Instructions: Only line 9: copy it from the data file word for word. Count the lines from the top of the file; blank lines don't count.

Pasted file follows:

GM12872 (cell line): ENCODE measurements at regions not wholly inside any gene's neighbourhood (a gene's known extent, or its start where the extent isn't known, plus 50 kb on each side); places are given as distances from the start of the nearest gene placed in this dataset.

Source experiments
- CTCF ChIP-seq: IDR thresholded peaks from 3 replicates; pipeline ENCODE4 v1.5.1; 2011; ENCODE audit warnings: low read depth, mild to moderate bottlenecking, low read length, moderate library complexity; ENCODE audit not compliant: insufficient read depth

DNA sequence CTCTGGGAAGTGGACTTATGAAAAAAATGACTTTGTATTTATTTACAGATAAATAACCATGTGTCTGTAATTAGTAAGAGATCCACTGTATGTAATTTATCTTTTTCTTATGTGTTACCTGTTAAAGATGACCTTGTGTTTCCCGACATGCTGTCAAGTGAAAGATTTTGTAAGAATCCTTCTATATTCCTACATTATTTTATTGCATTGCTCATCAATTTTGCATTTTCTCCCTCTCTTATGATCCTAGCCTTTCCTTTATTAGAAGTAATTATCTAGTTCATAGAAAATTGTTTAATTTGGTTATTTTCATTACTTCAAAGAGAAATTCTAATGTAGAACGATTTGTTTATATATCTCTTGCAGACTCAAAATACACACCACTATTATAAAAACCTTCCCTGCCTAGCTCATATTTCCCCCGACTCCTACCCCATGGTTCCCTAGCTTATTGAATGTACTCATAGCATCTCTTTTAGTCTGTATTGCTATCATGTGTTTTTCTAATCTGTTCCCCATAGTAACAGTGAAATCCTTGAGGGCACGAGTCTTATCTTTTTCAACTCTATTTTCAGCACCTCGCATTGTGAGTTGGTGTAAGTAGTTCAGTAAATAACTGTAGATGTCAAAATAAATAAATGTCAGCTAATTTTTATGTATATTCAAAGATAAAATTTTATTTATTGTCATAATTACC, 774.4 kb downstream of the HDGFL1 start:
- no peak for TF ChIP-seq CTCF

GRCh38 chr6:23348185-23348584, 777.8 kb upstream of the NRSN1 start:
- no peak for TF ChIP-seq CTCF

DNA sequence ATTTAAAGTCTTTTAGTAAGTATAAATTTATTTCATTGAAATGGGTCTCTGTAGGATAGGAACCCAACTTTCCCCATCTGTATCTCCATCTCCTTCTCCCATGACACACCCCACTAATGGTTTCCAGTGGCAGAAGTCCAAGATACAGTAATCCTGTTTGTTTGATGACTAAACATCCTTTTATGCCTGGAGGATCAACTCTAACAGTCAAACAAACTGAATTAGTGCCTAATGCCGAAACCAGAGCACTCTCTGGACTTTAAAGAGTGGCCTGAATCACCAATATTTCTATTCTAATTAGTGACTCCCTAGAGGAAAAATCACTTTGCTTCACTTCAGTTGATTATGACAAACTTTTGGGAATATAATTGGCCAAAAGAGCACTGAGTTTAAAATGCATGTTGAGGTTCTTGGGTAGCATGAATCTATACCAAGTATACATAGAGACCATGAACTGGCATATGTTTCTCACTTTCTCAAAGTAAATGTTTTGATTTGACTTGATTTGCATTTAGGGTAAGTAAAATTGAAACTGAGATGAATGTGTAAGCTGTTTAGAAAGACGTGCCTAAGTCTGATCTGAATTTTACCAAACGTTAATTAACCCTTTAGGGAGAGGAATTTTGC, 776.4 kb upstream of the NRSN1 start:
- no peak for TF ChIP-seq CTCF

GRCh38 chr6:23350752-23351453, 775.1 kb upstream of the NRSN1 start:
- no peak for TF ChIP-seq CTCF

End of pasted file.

- no peak for TF ChIP-seq CTCF